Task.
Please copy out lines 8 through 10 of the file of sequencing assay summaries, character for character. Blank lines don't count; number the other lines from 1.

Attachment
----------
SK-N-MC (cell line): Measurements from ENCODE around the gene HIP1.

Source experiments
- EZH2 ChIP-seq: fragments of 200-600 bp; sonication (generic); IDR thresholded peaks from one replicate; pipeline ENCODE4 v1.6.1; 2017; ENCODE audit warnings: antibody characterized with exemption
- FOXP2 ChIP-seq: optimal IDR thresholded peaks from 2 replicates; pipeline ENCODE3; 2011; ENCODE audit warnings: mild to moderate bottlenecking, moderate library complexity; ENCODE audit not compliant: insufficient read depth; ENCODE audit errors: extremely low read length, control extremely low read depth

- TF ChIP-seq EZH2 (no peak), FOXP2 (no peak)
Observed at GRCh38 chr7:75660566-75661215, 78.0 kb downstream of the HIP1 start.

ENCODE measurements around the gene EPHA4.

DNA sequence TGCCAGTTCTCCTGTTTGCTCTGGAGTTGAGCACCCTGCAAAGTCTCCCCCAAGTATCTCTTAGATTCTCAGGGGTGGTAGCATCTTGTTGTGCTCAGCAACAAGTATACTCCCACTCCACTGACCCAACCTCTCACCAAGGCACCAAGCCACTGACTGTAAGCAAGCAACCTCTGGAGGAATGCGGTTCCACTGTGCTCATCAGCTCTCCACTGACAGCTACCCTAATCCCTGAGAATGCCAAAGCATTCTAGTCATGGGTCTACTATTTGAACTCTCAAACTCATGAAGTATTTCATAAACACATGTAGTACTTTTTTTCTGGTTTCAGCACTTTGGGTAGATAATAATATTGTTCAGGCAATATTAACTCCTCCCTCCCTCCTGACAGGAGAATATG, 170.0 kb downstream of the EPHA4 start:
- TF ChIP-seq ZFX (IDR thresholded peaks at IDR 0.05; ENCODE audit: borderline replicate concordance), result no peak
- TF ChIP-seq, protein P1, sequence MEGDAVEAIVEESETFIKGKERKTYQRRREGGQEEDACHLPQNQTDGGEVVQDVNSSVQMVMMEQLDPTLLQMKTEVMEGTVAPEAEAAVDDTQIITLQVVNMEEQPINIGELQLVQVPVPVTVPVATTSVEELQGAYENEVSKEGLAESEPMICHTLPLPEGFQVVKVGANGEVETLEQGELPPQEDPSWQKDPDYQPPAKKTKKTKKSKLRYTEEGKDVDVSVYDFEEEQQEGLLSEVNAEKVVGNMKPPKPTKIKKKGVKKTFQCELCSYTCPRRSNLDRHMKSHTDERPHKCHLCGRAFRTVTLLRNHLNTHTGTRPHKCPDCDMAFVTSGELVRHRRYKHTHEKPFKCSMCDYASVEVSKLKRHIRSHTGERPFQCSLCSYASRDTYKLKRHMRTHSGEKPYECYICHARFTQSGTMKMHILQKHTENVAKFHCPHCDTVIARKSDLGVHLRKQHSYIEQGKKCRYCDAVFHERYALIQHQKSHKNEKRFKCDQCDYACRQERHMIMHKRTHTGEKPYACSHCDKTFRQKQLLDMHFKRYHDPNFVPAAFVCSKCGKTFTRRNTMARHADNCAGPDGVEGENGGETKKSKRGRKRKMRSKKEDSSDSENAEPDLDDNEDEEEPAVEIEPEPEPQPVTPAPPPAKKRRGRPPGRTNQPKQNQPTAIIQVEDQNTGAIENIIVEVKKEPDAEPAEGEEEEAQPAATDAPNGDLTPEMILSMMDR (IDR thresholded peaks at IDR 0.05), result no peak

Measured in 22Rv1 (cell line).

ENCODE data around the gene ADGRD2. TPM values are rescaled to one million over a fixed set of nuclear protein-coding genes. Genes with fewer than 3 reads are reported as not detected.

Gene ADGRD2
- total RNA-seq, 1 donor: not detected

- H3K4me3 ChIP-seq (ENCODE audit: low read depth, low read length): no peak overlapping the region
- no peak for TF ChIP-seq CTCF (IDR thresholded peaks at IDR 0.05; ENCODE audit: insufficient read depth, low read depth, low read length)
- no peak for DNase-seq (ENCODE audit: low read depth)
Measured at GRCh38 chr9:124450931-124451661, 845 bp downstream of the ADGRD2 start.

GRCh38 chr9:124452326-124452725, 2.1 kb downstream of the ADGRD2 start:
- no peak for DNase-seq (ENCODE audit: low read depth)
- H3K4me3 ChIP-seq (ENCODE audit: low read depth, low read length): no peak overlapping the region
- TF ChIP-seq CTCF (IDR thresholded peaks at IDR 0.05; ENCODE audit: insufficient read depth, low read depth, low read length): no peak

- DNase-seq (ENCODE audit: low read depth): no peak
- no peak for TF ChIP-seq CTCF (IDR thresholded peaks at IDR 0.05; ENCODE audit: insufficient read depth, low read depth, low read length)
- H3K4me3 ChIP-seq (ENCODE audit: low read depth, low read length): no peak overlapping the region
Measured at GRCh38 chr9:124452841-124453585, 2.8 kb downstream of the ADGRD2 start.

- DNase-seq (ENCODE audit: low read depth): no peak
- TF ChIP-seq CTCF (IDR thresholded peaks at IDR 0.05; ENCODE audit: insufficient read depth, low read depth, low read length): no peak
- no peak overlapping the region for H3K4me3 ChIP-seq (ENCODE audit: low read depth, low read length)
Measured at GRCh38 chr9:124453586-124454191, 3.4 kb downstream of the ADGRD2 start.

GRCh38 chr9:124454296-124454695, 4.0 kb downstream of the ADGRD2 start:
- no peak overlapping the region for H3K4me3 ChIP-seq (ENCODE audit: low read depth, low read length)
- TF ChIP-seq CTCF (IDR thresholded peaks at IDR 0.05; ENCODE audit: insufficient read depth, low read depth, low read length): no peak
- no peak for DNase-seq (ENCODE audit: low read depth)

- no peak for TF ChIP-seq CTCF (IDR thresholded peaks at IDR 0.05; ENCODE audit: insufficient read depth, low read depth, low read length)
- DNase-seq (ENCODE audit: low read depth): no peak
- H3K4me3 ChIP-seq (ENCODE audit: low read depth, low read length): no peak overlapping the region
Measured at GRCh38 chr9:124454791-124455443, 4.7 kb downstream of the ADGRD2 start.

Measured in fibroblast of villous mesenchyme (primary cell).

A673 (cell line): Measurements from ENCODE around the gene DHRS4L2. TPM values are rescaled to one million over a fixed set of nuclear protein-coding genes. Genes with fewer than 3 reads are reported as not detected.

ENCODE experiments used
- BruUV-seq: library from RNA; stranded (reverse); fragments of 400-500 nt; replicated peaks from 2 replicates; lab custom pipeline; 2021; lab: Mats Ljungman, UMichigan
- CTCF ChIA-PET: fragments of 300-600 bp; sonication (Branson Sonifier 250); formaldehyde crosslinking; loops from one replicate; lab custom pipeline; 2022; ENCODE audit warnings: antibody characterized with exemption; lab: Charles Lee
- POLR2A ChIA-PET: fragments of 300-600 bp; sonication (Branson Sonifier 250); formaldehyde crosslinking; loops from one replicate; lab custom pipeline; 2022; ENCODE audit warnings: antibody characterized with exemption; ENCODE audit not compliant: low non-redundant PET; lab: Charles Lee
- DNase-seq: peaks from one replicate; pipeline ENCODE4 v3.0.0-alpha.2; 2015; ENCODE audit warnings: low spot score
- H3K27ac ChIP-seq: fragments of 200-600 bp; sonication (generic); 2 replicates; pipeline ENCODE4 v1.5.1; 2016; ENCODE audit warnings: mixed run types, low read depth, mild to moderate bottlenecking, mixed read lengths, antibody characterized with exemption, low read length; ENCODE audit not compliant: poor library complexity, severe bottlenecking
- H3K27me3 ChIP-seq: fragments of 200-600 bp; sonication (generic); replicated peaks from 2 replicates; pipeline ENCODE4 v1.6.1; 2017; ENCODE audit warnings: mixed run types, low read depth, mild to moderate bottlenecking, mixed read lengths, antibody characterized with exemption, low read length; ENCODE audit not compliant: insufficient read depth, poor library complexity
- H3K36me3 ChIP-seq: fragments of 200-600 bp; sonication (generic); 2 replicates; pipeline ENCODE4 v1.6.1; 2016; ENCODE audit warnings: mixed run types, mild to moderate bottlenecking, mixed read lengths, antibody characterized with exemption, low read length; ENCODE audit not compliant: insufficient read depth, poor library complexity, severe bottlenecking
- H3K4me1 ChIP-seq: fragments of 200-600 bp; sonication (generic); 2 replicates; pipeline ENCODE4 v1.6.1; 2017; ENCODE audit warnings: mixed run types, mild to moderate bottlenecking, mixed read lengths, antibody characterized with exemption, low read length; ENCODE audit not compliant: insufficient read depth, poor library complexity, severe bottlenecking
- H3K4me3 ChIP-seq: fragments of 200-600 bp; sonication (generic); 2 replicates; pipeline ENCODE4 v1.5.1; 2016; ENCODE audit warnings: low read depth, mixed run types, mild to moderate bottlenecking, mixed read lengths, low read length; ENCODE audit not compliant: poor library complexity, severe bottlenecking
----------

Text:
DNA sequence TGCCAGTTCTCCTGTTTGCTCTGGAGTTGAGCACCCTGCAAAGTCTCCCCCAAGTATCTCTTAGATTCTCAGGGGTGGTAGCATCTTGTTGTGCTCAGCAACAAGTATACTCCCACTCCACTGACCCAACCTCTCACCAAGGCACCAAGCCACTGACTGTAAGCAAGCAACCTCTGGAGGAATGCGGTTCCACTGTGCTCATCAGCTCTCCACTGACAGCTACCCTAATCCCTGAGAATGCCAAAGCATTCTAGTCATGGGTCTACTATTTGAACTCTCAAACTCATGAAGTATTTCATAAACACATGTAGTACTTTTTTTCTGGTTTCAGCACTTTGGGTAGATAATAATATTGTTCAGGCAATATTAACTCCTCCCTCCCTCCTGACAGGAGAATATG, 170.0 kb downstream of the EPHA4 start:
- TF ChIP-seq ZFX (IDR thresholded peaks at IDR 0.05; ENCODE audit: borderline replicate concordance), result no peak
- TF ChIP-seq, protein P1, sequence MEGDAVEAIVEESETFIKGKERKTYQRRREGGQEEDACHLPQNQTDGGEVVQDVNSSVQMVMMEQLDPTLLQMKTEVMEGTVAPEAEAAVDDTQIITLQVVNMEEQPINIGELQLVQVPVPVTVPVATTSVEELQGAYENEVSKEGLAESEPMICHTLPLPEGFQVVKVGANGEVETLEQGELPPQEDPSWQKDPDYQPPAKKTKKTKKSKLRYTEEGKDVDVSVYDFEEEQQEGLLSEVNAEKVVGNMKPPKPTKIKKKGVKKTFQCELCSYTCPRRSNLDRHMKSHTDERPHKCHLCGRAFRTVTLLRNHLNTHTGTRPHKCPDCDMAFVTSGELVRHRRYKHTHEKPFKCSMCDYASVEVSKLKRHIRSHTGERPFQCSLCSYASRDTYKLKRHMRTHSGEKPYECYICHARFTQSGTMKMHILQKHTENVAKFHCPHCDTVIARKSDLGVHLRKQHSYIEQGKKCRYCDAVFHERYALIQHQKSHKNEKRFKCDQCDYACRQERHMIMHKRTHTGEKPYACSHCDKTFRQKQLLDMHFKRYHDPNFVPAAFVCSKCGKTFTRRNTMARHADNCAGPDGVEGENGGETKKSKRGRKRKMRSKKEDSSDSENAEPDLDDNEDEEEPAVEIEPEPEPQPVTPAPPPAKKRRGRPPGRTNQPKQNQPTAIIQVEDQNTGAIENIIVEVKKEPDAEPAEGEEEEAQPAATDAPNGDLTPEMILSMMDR (IDR thresholded peaks at IDR 0.05), result no peak